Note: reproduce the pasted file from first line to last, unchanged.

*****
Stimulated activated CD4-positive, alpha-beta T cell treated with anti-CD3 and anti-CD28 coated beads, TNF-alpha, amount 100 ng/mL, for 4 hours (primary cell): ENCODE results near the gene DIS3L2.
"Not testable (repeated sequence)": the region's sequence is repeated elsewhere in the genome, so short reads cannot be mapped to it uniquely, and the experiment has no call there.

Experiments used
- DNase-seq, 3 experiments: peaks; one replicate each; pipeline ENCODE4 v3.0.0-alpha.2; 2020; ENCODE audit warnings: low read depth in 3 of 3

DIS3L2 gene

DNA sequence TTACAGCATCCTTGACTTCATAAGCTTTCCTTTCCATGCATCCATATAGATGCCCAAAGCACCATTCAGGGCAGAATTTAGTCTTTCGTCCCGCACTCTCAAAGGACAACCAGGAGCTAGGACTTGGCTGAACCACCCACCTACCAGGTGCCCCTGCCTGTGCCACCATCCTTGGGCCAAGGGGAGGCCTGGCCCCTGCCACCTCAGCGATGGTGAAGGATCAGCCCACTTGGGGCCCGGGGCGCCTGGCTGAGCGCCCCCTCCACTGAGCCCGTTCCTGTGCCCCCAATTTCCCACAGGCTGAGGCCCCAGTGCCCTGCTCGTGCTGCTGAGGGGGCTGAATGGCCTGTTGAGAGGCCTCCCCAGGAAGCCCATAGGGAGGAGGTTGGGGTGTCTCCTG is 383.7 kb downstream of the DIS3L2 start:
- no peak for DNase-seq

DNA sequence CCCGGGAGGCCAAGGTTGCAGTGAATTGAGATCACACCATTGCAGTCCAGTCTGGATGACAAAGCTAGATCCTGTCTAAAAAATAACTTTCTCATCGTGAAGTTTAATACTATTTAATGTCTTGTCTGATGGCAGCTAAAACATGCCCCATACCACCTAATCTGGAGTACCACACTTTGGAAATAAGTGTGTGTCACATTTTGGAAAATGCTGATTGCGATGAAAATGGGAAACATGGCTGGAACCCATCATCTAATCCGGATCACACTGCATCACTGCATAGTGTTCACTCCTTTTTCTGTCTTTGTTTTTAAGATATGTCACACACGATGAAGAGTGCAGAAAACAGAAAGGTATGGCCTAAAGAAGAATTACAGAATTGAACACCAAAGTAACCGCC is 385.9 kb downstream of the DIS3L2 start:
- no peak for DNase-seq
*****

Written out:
Stimulated activated CD4-positive, alpha-beta T cell treated with anti-CD3 and anti-CD28 coated beads, TNF-alpha, amount 100 ng/mL, for 4 hours (primary cell): ENCODE results near the gene DIS3L2.
"Not testable (repeated sequence)": the region's sequence is repeated elsewhere in the genome, so short reads cannot be mapped to it uniquely, and the experiment has no call there.

Experiments used
- DNase-seq, 3 experiments: peaks; one replicate each; pipeline ENCODE4 v3.0.0-alpha.2; 2020; ENCODE audit warnings: low read depth in 3 of 3

DIS3L2 gene

DNA sequence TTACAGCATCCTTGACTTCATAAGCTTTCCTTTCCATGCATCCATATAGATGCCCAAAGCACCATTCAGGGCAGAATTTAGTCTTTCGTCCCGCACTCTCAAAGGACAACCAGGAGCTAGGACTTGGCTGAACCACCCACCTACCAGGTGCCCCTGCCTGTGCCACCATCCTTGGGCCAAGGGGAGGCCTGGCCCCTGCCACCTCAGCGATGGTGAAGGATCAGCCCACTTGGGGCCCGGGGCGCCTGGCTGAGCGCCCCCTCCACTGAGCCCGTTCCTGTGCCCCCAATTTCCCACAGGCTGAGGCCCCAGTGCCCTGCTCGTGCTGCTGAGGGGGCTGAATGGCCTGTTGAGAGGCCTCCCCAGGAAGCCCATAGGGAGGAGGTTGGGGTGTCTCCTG is 383.7 kb downstream of the DIS3L2 start:
- no peak for DNase-seq

DNA sequence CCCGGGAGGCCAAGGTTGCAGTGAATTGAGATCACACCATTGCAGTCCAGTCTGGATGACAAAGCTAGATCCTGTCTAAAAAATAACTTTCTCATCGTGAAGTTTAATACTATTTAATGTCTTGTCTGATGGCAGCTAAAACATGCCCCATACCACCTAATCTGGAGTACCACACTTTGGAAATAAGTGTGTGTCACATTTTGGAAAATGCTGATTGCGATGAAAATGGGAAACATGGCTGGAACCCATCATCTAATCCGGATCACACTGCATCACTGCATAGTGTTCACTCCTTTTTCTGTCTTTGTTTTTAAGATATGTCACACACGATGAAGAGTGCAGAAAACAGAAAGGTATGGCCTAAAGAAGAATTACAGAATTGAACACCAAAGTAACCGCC is 385.9 kb downstream of the DIS3L2 start:
- no peak for DNase-seq